I have only heard (well, actually seen and heard) this song on Saturday Night Live. It was a brave performance, considering Drake is a surprisingly shitty dancer. Those boots couldn’t help, but he (or his Borg-like commitment to fashion) chooses to wear them; at least he let the booty girls take it over for most of the bit. The song itself is pretty catchy and low-key, and really kind of nice. Top 50 nice? Not sure about that, but to each their own.

#2 - Frank Ocean, "Ivy"
Heard of the artist? One of the most interesting artists out there.
Own any of his music? Yes.
Heard this song? Yes.
Would you purchase this song? Been on my "to buy" list for a bit.

I bought into Frank Ocean a few years ago when I bought his first album on the recommendation of several critics that I listened to at the time. This particular track was almost a disqualification because of the Spotify sample track provided in the Rolling Stone article (like with Kendrick Lamar), but I was able to give a full listen to Ivy on a video someone placed on Vimeo (though I had heard the song before). I find Ocean to be one of the more interesting artists in pop music today, and there will come a time when I will not hesitate to purchase his latest album. (That time is not right now, being so money-deprived as I am.) Ivy is a sharply edged but strikingly quiet tune about a love that never quite worked out, which Ocean reflects on in disjointed fashion, the feel of the song almost like a hazy memory cloud that never fully becomes clear in the mind but that still hurts as hard as it ever did. Over a marvelous circular guitar riff that almost has a steel drum quality to it, Frank sings, “If I could see through walls/I could see you're faking/If you could see my thoughts/You would see our faces/Safe in my rental like an armored truck back then/We didn't give a fuck back then," and then the key lines hit: "I ain't a kid no more/We'll never be those kids again." The biggest and saddest truths hit hard in dual fashion near the end of that verse: “Everything sucked back then/We were friends.” This is a pop song with a haunting, longing sting.

#1 - Beyoncé, "Formation"
Heard of the artist? Queen Bey. Not really a fan, but I recognize her importance.
Own any of her music? Just a band called The Genuine Fakes covering her.
Heard this song? Of course.
Would you purchase this song? Don’t need to. It’s everywhere. Not my thing anyway.

Saw her do this at the Super Bowl. Saw her do this in the video. She is Beyonce. She is the Queen of America (but, no, Jay-Z is not king). It has a cool springy synthesizer hook. She name-checks the Jackson Five, she takes her man's ass to Red Lobster (for services rendered properly), and she scares every jittery white idiot in our half-dopey country with her unapologetic attitude regarding both her heritage and her womanhood. And she slays and slays and slays. Formation is not meant for me, but not every song has to be meant for me. And I still think it is just dandy, though I have no reason to own it. This woman just simply slays... what don't you get yet? Deal with it, pink boy!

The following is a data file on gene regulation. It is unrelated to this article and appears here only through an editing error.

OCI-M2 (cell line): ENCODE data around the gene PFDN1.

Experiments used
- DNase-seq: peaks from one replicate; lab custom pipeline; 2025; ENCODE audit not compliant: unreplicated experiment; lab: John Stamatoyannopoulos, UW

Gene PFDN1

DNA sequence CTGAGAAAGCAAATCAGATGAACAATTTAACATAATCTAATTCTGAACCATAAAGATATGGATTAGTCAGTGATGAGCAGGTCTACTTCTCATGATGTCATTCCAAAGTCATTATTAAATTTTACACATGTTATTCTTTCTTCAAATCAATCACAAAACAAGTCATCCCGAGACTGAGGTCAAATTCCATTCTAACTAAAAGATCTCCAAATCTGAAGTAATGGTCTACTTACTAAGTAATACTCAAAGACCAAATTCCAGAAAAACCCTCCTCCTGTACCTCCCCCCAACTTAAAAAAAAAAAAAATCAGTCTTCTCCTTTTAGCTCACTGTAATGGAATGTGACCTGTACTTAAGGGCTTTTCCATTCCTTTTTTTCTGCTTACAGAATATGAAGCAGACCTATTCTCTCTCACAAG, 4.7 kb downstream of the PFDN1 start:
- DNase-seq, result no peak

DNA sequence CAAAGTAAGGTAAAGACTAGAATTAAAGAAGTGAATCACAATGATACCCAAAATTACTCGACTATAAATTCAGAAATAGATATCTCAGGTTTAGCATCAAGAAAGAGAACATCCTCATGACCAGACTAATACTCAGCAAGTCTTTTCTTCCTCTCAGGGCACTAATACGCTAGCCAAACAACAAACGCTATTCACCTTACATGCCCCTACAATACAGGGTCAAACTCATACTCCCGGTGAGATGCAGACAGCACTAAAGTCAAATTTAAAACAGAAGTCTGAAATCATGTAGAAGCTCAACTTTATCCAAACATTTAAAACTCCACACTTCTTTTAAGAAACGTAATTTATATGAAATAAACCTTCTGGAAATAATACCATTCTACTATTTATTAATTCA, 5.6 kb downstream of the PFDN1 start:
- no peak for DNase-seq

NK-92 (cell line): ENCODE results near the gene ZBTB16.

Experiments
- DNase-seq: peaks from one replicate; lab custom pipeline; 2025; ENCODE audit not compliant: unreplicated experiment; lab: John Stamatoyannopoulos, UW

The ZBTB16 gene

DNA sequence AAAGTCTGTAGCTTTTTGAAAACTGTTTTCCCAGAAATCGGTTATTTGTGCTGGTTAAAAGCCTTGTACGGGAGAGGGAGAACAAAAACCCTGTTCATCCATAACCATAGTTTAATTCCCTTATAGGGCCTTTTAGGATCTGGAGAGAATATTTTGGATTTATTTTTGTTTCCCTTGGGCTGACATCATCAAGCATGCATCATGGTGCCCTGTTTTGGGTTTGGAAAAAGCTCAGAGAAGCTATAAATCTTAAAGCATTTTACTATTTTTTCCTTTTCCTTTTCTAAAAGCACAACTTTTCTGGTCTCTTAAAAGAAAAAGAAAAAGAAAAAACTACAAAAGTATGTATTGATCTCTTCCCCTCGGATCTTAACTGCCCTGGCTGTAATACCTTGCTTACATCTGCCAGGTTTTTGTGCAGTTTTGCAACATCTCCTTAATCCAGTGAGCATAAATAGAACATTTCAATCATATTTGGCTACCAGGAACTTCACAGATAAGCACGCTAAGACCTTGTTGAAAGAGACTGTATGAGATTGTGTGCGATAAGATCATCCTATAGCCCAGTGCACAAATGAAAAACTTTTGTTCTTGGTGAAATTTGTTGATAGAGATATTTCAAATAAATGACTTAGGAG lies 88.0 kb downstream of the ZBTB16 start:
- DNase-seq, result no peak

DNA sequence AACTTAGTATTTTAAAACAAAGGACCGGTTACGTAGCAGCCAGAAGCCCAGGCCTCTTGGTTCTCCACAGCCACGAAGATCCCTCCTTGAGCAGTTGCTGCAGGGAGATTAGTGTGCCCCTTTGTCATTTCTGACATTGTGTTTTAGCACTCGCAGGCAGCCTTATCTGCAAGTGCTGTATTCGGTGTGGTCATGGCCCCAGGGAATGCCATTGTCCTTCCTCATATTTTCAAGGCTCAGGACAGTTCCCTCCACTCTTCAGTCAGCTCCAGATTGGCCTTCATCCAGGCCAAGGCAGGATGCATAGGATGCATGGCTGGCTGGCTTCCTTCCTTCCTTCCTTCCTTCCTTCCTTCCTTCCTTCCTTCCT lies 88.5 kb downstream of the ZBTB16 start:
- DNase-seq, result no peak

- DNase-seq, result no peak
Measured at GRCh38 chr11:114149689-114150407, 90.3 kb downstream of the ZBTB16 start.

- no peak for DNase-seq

So, where does that leave us? The final tally for Round 3:

Total number of songs this round: 10
Songs I have heard before: 8
Songs that I own already: 1
Loved: 2 | Liked: 6 | OK to Meh: 2 | Hated: 0
Songs that I plan to purchase: 3

Combined with the totals from Rounds 1 and 2, we see the full picture of this journey:

Total number of songs so far: 50
Songs I have heard before: 19
Songs that I own already: 5
Loved: 13 | Liked: 20 | OK to Meh: 11 | Hated: 5 | Couldn’t Rate: 1
Songs that I plan to purchase: 21

Last year, I had planned to definitely purchase 14 songs with 8 others considered as "maybes"; this year, I did away with the maybe category and just flatly stated that the number of purchases is around the same total number: 21. This might be the result of staying a little more perceptive throughout 2016 to the casual music I was encountering just in case it showed up on the next annual list, but the big thing for me is that I heard 19 of the 50 songs previously during the year (or even just after, in the case of the gym-bound tracks), where I had only heard 13 in 2015, with 3 wishy-washy maybes as a supplement. I also hated outright more tracks this year than last, 5 to 2, though my loves and likes were greater as well, a combined 33 to last year's 28.

Well, that's my version of the Rolling Stone list. I have now heard a lot of music I either ignored totally or never encountered before, and I have discovered a slew of new bands to explore in coming months. And I am even more excited about doing the list for 2017. Hopefully, when it is released by the magazine at the end of November, I will not be in as much pain as last November. 


Aaron Lowe said…
Surprisingly, I have not yet listened to No Plan. I got Lazarus for Amber this last Christmas, but she hasn't opened it yet (if I was struck hard by Bowie's passing, Amber was hit tenfold). I refuse to open and use her Christmas gift first.

And I'll be another of your friends who sticks up, moderately, for Kanye. I think he's a horrendous asshole and I never want to hear from him publicly again, but I do own several albums and think they're pretty great. Not favorites, but still really solid.